Editor’s Note: This month Sounding Out! is thrilled to bring you a collection of posts that will change the way you hear cities. The Sounds of the City series will prompt readers to think through ideas about urban space and sound. Are cities as noisy as we think they are? Why are cities described as “loud”? Who makes these decisions about nomenclature and why?
We kicked things off three weeks ago with my critical reading of sound in Lorraine Hansberry’s A Raisin in the Sun, a play about African Americans in Chicago that still rings/stings true today. Two weeks ago, guest writer Linda O’ Keeffe took readers on a soundwalk of Smithfield Square in Dublin, Ireland and specifically of the Smithfield Horse Fair, in order to illustrate how urban renewal disrupts city soundscapes and how sound reclaims those spaces. Last week, regular SO! writer Regina Bradley discussed the dichotomy of urban and suburban in the context of sound (noisy versus quiet) and hip hop.
Today’s post comes from CFP winner Lilian Radovac, who shares with us a critical photoessay on the sound installation Megaphóne in Montreal.–Managing Editor Liana M. Silva-Ford
Updated with edits as of 12:28 pm EST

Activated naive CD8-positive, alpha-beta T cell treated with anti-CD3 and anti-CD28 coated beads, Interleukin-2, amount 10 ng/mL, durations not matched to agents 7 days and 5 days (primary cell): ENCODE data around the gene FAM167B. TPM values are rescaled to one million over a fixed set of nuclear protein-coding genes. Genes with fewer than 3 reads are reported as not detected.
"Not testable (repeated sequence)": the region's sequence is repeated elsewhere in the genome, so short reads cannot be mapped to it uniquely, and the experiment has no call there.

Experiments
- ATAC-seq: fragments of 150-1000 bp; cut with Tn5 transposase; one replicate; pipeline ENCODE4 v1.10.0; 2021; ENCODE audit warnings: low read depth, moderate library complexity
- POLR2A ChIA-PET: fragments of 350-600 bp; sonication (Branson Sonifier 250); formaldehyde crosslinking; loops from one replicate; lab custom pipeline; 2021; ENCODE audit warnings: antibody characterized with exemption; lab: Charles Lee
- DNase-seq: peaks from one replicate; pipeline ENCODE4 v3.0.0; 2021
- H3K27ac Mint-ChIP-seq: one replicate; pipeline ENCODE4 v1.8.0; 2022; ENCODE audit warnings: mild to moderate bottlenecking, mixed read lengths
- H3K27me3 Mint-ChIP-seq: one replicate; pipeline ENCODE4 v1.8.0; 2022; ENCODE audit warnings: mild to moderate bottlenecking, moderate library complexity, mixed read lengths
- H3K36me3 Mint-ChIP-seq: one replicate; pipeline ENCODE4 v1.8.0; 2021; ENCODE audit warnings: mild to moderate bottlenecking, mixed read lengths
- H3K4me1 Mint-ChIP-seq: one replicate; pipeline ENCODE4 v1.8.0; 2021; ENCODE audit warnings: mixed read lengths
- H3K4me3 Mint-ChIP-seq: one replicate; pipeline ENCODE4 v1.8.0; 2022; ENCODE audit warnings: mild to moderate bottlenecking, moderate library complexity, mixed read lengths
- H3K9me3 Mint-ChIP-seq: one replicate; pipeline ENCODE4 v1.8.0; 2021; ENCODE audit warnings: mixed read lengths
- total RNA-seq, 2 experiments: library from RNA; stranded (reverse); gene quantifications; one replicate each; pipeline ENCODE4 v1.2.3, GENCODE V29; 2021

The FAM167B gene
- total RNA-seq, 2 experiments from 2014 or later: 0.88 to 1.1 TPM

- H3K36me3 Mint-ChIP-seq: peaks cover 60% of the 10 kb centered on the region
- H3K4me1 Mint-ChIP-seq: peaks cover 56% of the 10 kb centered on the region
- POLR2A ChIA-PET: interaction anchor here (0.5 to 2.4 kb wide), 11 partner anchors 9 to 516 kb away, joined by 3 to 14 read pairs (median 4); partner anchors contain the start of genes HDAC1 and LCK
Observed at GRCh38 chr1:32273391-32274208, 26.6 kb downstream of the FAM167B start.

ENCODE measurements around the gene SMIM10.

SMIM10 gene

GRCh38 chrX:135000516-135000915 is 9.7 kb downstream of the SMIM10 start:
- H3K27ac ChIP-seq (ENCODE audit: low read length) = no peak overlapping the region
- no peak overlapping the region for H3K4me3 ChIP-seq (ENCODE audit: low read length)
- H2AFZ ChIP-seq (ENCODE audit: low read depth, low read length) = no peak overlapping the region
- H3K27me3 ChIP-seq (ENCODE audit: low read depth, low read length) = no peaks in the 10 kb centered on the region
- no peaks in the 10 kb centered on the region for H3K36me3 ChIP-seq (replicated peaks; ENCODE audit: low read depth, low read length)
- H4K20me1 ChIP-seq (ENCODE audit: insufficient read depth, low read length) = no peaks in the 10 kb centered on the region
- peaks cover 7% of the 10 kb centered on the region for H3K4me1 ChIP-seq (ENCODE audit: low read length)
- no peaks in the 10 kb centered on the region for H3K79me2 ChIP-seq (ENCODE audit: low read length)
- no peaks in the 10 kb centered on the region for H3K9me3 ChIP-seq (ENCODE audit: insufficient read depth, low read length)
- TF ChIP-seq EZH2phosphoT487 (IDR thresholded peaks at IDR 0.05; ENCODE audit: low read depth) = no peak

October, 2013. I’m waiting for the 80. It’s already dark and bitterly cold for fall, and the bus is predictably late. As the line of people waiting lengthens, traffic rushes past on President-Kennedy and north along Jeanne-Mance, punctuating the larger roar of rush hour in Montreal.
Suddenly, a woman’s voice lifts up out of the din. It’s hard to make out what she’s saying at first, but then a single phrase escapes from the thrum of traffic: “…freedom and democracy…” I look around, trying to place the sound. It’s gone. Several minutes later, the voice rises again: “Tell us again about freedom and democracy!” This time, my ears get a lock on the words and I leave my place in the line to follow them to their source.
My feet bring me to the Promenade des artistes, a slim triangle of concrete that separates President Kennedy Avenue from De Maisonneuve Boulevard, and the sounds of Mégaphone. The promenade is the temporary home of the audiovisual installation produced by the multimedia studio Moment Factory, co-sponsored by the National Film Board of Canada and the Quartier des spectacles partnership. The installation is composed of three zones: to the west, a small outdoor amphitheater arranged around a large red megaphone; across the street, the University of Quebec at Montreal’s science pavilion, which doubles as a projection screen; and to the east, housed in a series of “event vitrines,” an audio exhibition of recordings by notable Quebec speakers who have “shaped public space in Montreal with their words.”